We don't really take this idea very seriously today -- artists have been successful at convincing us that they do indeed contribute something tangible and real to our world -- but this exhibition threatens to breathe new life into the grumpy philosopher's argument. Art adds value only if it is good art, or forces us to rethink and re-appreciate the world around us. But this art feels trivial, even if the artists' intentions are noble. At an opening news conference yesterday, with families of the dead present, the painted faces of the soldiers made little impression. The real faces of the parents of the dead, tired men and women, smiling awkwardly at the applause, were harrowing. Perhaps Plato was right. Back to the real.
Plato's contempt for artists was articulated within a political dialogue that celebrates an essentially authoritarian state, girded for war and perpetually vigilant against internal dissension. The disturbing thing about "Faces of the Fallen" is the degree to which you sense not so much an honoring of the dead as an attempt on the artists' part to assert their status as useful, patriotic, loyal citizens -- within a republic at war, and a republic that is increasingly vigilant to dissent about that war.
Worse, they are unwitting participants in the creation of what might be called a no-fly zone for democratic expression. The war in Iraq is controversial, even unpopular. The original justifications for it have evaporated, only to be replaced by new ones. It is draining the strength of the military and the coffers of the nation. But supporters of the war have been successful in creating a set of simple propositions to which we are all required to give assent -- I support the troops -- which all too often short-circuit real discussion of the war's purpose. Opponents of the war ask, was it worth it, in the end, if the only accomplishment was to topple Saddam Hussein? And the answer comes back to them, on the Sunday talk shows, the cable television screamfests, the op-ed pages of the daily newspapers: Are you saying our soldiers died in vain? It isn't really an answer, of course, just an accusation of sacrilege, of having trod on an area that is off-limits to query.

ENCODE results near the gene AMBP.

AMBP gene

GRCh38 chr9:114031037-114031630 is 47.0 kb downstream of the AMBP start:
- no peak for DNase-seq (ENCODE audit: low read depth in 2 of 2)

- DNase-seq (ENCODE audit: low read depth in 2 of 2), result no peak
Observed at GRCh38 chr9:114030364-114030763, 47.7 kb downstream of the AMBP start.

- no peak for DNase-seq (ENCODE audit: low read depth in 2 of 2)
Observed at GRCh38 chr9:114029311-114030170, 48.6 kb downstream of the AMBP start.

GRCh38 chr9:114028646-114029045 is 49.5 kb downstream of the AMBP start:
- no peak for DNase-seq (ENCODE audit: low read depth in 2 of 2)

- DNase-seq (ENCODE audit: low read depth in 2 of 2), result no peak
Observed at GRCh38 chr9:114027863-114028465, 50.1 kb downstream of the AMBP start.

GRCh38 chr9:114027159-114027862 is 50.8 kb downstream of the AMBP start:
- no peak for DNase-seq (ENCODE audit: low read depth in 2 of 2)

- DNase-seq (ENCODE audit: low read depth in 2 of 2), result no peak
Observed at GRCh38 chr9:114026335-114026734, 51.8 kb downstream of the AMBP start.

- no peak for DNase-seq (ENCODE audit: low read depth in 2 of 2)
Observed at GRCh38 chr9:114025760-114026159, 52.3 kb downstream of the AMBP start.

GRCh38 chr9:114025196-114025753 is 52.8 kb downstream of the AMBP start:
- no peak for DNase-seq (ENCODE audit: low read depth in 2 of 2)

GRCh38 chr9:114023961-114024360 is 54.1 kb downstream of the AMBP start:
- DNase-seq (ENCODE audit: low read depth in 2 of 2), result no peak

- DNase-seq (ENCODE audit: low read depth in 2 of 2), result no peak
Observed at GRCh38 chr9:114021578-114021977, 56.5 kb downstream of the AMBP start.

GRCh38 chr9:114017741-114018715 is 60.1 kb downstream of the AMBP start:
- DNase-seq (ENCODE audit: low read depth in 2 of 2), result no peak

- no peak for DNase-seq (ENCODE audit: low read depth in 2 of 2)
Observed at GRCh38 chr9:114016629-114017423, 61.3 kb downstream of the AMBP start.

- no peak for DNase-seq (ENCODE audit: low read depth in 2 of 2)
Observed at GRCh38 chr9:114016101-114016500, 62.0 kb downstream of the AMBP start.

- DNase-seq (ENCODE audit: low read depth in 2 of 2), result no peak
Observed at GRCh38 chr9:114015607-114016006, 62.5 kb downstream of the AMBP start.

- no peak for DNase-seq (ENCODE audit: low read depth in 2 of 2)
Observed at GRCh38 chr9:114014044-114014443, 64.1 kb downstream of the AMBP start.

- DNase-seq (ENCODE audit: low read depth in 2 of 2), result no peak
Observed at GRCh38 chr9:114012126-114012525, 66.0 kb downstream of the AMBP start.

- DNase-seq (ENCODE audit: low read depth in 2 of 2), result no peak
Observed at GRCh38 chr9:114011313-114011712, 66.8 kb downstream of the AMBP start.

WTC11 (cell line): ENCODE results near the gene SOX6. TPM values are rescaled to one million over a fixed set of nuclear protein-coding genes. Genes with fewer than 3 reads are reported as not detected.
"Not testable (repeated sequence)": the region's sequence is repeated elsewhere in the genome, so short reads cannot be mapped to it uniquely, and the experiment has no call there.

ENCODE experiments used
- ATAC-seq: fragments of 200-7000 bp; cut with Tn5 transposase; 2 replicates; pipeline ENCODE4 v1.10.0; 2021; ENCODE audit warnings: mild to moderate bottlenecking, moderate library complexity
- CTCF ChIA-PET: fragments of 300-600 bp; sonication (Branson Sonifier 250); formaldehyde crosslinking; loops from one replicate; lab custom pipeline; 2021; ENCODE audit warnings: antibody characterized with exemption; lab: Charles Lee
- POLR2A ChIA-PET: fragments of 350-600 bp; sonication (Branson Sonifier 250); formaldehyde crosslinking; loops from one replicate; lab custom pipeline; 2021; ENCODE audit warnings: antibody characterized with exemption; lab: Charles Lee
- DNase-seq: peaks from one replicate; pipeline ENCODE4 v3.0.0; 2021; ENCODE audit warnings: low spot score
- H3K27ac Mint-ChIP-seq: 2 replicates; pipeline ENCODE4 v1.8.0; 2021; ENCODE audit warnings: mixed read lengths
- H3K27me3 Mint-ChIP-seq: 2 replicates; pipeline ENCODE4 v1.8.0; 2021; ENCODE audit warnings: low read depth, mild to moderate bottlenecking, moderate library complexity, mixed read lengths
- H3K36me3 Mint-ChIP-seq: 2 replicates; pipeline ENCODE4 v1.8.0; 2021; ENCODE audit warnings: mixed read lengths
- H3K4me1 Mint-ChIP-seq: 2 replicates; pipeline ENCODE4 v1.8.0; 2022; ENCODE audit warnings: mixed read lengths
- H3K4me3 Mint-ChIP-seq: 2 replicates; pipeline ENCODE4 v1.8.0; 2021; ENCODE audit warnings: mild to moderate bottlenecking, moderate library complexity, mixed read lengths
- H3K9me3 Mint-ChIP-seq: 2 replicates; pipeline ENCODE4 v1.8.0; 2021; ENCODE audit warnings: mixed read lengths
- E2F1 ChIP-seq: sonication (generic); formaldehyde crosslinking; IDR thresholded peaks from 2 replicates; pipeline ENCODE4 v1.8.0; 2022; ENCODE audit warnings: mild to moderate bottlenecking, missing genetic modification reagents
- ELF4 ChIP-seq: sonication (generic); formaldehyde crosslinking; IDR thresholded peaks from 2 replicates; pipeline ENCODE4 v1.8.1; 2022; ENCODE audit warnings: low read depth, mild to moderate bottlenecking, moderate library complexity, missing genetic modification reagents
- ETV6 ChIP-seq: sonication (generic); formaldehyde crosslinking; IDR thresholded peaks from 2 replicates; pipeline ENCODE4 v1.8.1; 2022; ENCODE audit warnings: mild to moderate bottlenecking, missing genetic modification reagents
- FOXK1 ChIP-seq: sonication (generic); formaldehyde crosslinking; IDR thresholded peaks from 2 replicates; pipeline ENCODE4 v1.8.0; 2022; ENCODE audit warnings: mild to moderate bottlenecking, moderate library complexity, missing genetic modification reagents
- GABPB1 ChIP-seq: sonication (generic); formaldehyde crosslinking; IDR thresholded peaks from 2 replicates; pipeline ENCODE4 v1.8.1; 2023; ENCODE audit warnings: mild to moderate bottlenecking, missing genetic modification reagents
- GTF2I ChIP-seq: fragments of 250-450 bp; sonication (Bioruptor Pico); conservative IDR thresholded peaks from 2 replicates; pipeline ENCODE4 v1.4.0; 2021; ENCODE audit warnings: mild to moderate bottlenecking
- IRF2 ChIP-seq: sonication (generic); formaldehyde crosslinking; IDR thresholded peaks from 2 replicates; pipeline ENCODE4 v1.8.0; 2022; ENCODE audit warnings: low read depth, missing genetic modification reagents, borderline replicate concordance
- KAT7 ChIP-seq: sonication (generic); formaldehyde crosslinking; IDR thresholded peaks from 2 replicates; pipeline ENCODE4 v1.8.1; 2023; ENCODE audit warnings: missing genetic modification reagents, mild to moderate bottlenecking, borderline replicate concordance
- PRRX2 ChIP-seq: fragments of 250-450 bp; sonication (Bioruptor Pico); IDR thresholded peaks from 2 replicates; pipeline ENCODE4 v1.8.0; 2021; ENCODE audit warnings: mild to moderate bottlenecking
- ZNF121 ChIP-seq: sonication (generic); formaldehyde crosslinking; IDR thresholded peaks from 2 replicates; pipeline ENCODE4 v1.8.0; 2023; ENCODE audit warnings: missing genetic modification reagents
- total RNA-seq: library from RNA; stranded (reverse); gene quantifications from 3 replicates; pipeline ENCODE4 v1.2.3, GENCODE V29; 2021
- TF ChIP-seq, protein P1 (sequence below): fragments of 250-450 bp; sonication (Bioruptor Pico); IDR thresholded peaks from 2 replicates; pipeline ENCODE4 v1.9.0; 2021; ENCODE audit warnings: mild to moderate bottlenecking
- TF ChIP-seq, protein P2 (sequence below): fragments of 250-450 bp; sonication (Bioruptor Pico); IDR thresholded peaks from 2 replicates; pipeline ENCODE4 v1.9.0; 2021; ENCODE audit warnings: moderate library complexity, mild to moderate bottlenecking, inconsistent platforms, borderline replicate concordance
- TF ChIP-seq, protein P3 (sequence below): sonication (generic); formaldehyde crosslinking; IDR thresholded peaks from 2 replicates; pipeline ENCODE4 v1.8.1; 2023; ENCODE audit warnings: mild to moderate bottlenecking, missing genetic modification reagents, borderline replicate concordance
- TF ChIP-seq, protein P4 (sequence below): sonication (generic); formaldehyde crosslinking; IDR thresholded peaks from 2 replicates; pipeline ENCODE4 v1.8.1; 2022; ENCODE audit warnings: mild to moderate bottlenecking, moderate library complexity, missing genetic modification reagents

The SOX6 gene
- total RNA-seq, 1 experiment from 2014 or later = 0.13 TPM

Any time, in a democracy, that universal assent is demanded to some proposition -- I support the troops -- the freedoms inherent in that democracy are weakened. The proposition may be perfectly reasonable, at least on the surface. But it is in the requiring of agreement that it becomes pernicious, because it is easy to take a little bit of collective feeling -- collective grief, collective gratitude -- and build upon it something else, which is not collectively shared. The lines are elided, and people find themselves accepting more than they meant to accept. When artist William Newman spoke before the opening of the exhibition, he gave a perfect example of just this kind of statement. "There was no way you could stand there and not have tears in your eyes," he said, of his first glimpse of the project as it came together.
Perhaps he's right. But some people will stand before this exhibition, staring into the imitation of the imitation of young men and women who once had their entire lives before them, and feel just anger. Anger at the same old folly of war, the same failure of imagination to prevent war, the same sanguine pragmatism of politicians too old to fight.
The artists who have contributed these portraits don't necessarily support the war. (Newman said he opposed it.) But they are trying to align themselves with something universally felt -- grief? gratitude? honor? -- in a way that is troubling. Artists do the republic little real service if they only work to underscore what is easily and commonly felt.